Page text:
- Q: Let’s start with the obvious question: What is an “emotionally absent mother”?
- Q: In your book, you take this job of mothering and break it down into many different roles.
- Q: It seems that you highlight one of these needs as more important than the others.
- Q: You also talk about the “good-enough mother”? What makes a mother good enough?
- Q: You interviewed both men and women for this book. What did you find most surprising?
- Q: What else can you tell us about these households?
- Q: You say that not being adequately mothered leaves a hole in you – or many holes. What do you mean by this?
- Q: How does this undermothering affect people long-term? What problems do these people have when they grow up?
- Q: How can you heal this “mother wound”?
- Q: What would you like readers to take away from this book?
- Note: This interview relates to the first edition.
Q: Let’s start with the obvious question: What is an “emotionally absent mother”?
A: An emotionally absent mother is not fully present and especially not to the emotional life of the child. She may be depressed, stretched too thin and exhausted, or perhaps a bit numb. Many of these mothers were severely undermothered themselves and have no idea what a close parent-child relationship looks like. They are doing the outer things they think a mother should do, but have no clue how very big the job of mothering is.
Q: In your book, you take this job of mothering and break it down into many different roles.
A: Yes. I break it into 10 primary roles. In each of these roles, the mother supplies an essential ingredient in a child’s development. In her role of mentor, she provides guidance; as modulator, she helps a child regulate their emotions and inner states, as mirror, she helps the child see him- or herself by providing a reflection.
Q: It seems that you highlight one of these needs as more important than the others.
A: Yes, I think feeling loved is the single most important thing for a child. A parent can provide guidance, encouragement, protection, and so forth, but if they don’t do these things with love, it won’t go over so well. And if they do love the child but badly bungle some other things, they are much more likely to be forgiven. Feeling loved is critical.
Q: You also talk about the “good-enough mother”? What makes a mother good enough?
A: The term good-enough mother was coined by an earlier pediatrician and psychoanalyst to describe the mother who provides enough for a child to have a good start in life. Mother doesn’t have to be perfect – far from it. Recent research suggests that she needs to be attuned and in synch with the child 30 % of the time and to be able to repair the inevitable ruptures in the relationship. When you hear 30%, you think, “That doesn’t seem like so much,” yet I’ve talked to so many adults who can’t remember a single incident of their mother being close with them or caring about their feelings as a child.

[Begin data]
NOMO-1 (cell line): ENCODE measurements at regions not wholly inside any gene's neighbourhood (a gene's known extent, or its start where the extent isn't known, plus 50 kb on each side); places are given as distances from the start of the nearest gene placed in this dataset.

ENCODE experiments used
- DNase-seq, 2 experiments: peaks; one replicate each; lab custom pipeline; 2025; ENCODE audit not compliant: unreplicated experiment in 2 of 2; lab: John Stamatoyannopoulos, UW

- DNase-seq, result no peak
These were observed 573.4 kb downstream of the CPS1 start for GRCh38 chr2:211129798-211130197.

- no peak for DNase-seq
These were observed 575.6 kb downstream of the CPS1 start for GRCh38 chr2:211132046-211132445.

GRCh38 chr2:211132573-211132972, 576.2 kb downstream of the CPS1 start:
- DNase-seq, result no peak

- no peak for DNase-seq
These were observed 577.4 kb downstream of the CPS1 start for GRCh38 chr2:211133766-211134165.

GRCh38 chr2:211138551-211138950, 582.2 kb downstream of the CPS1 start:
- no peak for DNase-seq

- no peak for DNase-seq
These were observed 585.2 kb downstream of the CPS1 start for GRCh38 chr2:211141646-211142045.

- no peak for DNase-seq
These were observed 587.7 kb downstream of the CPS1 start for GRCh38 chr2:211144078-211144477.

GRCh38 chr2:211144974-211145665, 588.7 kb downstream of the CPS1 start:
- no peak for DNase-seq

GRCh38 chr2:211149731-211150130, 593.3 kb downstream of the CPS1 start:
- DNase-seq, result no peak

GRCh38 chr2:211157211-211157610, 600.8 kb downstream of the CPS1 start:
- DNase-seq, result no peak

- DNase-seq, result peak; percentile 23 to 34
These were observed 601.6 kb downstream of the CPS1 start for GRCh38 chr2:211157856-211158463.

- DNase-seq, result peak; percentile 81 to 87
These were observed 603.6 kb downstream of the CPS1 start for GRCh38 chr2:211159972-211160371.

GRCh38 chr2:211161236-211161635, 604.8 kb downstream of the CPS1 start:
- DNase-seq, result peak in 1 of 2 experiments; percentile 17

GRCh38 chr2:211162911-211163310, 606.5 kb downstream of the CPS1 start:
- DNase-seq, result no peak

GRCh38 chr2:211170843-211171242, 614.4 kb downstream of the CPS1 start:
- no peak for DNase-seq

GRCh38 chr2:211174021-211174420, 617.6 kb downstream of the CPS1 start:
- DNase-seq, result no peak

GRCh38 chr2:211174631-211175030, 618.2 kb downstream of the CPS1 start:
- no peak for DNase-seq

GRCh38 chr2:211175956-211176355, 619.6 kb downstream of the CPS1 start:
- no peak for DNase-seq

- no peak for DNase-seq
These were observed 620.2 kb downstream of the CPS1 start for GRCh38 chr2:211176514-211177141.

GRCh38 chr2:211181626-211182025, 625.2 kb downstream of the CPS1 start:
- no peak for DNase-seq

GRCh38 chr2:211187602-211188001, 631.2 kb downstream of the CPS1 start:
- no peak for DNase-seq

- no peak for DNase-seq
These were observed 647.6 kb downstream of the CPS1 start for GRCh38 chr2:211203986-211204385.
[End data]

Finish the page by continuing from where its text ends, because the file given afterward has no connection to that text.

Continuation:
Q: You interviewed both men and women for this book. What did you find most surprising?
A: How very little mothering and nurturing so many people have received. And yet there is generally a sense in these families that everything is fine, normal. It’s a bit crazy-making for the kids because mother is there—physically anyway—but she’s not there energetically, and they feel as if they don’t really have a mother.
Q: What else can you tell us about these households?
A: These homes were not what might be called “child-centered.” In fact to the extent these mothers were supportive, it was for children outgrowing their early needs and become more like adults.
These parents didn’t supervise kids, they didn’t talk to their kids, they didn’t touch their kids, and they weren’t there when their kids came to them for help.
Q: You say that not being adequately mothered leaves a hole in you – or many holes. What do you mean by this?
A: It’s interesting how often it is actually felt as a hole in your heart, “the hole where mommy was supposed to be.” It also leaves holes in your sense of self (related to which ingredients were missing), and a hole in your inner mother, your ability to nurture and support yourself. So when mother is missing, there’s a lot missing.
Q: How does this undermothering affect people long-term? What problems do these people have when they grow up?
A: I can only mention a few here, but some of the most common are lack of confidence, feeling like you don’t quite have what you need inside and can’t count on outside support, depression, and feeling like you haven’t gotten enough nurturing yet having some trouble taking it in when it does come your way.
Q: Do people know they’ve been undermothered?
A: Not necessarily. For one thing, if this is what you grew up in, it feels normal. Secondly, there’s a tendency to deny or minimize family problems. It helps you cope with being there. You might even create a story about how great your parents are when really they fell far short. It also depends on people’s exposure outside the family. Did you see other moms being close to their kids? I have questions in the book that will help readers get a sense of which mothering needs were met and which were not.
Q: How can you heal this “mother wound”?
A: There are lots of ways to heal. Many people go to therapy to work through this. Some find others who meet some of these earlier needs—whether partners or friends or in-laws. I have a chapter on inner child work, which I have found amazingly powerful. We can also look at what exactly was missing and how we can find that now, taking a proactive approach. There are 6 chapters in the book about healing.
Q: What would you like readers to take away from this book?
A: Most readers are going to be attracted to this book because they recognize something was missing in their own childhood. What I’d like them to know is that the wounds of childhood, however deep, can be healed. It’s never too late to get the mothering you needed or the love that you missed.